Doc’s note: If you’ve invested in Asia in the last few decades, you’ve likely heard of Peter Churchouse. Peter has lived in Asia for four decades. He was even the chairman of the Hong Kong General Chamber of Commerce’s Real Estate and Infrastructure Committee.
He’s about as connected as it gets when it comes to Asia. Recently, my publisher Stansberry Research started a joint venture with Peter called Stansberry Churchouse Research. Today, we’re sharing an essay from their group. If you’ve ever wondered whether you should own gold or bitcoin, read on…
Goldbugs are rarely, if ever, bearish on gold. To them, it’s the only real currency in a world of money-printing central banks endlessly devaluing their fiat (that is, paper) currencies. There are few people who believe so fervently as goldbugs.
But bitcoin fanatics come pretty close. These folks believe that this decentralized digital currency is the ultimate means of easily transferring value without the need for a centralized entity, intermediary, or central bank. Bitcoin is a libertarian dream.
Now, given that goldbugs and bitcoin fanatics share a common desire – a completely independent store of value – and a common enemy (central banks), you’d think they might be the best of friends. But they’re not.
In fact, they’re more like cats and dogs – or chalk and cheese. They don’t mix well, at all.
I know this because I’m privy to a private mailing list that’s run by an old family friend who’s a consigliere of one of Hong Kong’s wealthiest families. He, along with a couple dozen business and financial gurus and veterans, some with names you’d recognize, share their investment ideas and opinions on all things related to global finance and investing.
And recently, the topic of cryptocurrencies and bitcoin came up. After watching carefully thought-out e-mails travel back and forward within the group, I drew a few conclusions.
Goldbugs don’t like bitcoin.
Most of the guys (and they’re almost all men) on this e-mail list are grizzled investors, and they like their gold. To be precise, they like their physical gold. They dismiss bitcoin as a fad, a craze, all hype and no substance.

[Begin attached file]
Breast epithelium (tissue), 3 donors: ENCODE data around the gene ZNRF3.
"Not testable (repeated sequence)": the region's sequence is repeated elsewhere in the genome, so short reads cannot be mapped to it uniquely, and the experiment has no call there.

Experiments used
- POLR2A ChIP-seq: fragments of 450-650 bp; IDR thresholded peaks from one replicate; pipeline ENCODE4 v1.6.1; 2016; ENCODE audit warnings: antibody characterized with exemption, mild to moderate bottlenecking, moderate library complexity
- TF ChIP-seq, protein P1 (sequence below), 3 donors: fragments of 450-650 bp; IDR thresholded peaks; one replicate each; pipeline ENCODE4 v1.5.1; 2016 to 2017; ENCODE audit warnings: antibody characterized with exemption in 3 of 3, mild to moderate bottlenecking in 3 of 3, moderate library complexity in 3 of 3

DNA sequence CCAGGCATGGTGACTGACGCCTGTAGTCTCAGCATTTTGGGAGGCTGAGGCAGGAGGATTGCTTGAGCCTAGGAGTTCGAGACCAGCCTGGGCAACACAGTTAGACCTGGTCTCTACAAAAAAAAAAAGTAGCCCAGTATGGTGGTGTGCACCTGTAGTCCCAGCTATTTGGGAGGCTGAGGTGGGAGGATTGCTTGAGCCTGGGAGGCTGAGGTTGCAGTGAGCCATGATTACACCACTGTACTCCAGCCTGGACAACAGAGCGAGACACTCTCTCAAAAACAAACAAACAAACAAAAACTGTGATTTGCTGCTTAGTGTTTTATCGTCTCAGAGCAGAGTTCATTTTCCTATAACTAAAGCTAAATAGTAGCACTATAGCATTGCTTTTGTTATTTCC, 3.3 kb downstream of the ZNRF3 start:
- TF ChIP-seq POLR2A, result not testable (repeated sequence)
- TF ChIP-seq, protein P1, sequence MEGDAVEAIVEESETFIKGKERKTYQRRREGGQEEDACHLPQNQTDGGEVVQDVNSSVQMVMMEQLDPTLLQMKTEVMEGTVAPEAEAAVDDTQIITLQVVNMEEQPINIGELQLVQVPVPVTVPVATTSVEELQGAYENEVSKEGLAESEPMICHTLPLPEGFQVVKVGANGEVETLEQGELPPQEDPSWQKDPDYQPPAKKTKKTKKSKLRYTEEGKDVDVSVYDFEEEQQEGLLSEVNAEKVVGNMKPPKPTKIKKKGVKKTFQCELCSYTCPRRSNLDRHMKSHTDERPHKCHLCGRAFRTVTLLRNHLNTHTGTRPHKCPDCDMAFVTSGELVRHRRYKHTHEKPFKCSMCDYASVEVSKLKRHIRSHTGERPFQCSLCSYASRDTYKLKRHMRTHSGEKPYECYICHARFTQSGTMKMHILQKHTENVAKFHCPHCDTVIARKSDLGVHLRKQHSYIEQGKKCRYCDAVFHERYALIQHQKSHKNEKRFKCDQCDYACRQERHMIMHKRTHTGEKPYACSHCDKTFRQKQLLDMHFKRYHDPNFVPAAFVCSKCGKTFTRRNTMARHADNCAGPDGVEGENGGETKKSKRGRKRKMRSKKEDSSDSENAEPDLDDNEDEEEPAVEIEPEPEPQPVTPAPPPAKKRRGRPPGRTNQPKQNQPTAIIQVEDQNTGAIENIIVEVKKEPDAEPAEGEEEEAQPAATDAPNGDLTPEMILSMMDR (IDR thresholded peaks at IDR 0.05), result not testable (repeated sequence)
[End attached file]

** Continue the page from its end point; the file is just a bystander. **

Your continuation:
As I said, bitcoin is frequently compared to gold. They’re the only two widely distributed, decentralized methods of exchanging value as currency. There is no central authority issuance like there is with U.S. dollars or any other fiat currency.
Neither bitcoin nor gold can just be “printed” at the push of a button by an anxious central banker. You have to either earn your gold by mining it – which is what you do to mine bitcoin, but with computers instead of picks and shovels – or you can pay cash for it.
But for the goldbugs, there’s no substitute for being able to see, feel, and carry their gold.
Bitcoin? That just exists somewhere on the Internet as far as they are concerned.
Most people can’t easily comprehend bitcoin and cryptocurrencies.
I remember nearly two years ago talking with Peter about bitcoin. At the time, I said the biggest hurdle I saw between the current state of bitcoin and mass adoption was that it’s not easy to fully explain in less than 30 seconds to the average guy on the street.
That problem still exists today.
Yes, you can just say it’s a “digital currency,” and that’s a start. But explaining the fundamentals of blockchain and the distributed ledger systems upon which it’s built is not straightforward. It usually takes time and effort for people to really understand just how much of a step forward bitcoin really is when it comes to a being a trustless mechanism for exchanging value. (Trustless in the context of bitcoin means we don’t need to trust an intermediary to settle our transaction – we can exchange value directly with one another securely thanks to distributed-ledger technology.)
Gold is the very opposite of new technology.
It’s human nature – and, from an investment perspective, smart – to be skeptical of large, world-transformational promises built on a new technology… especially one you don’t fully understand yet.
On the other hand, a gold coin is a gold coin. It’s shiny, heavy, tangible, and it exudes value and permanence.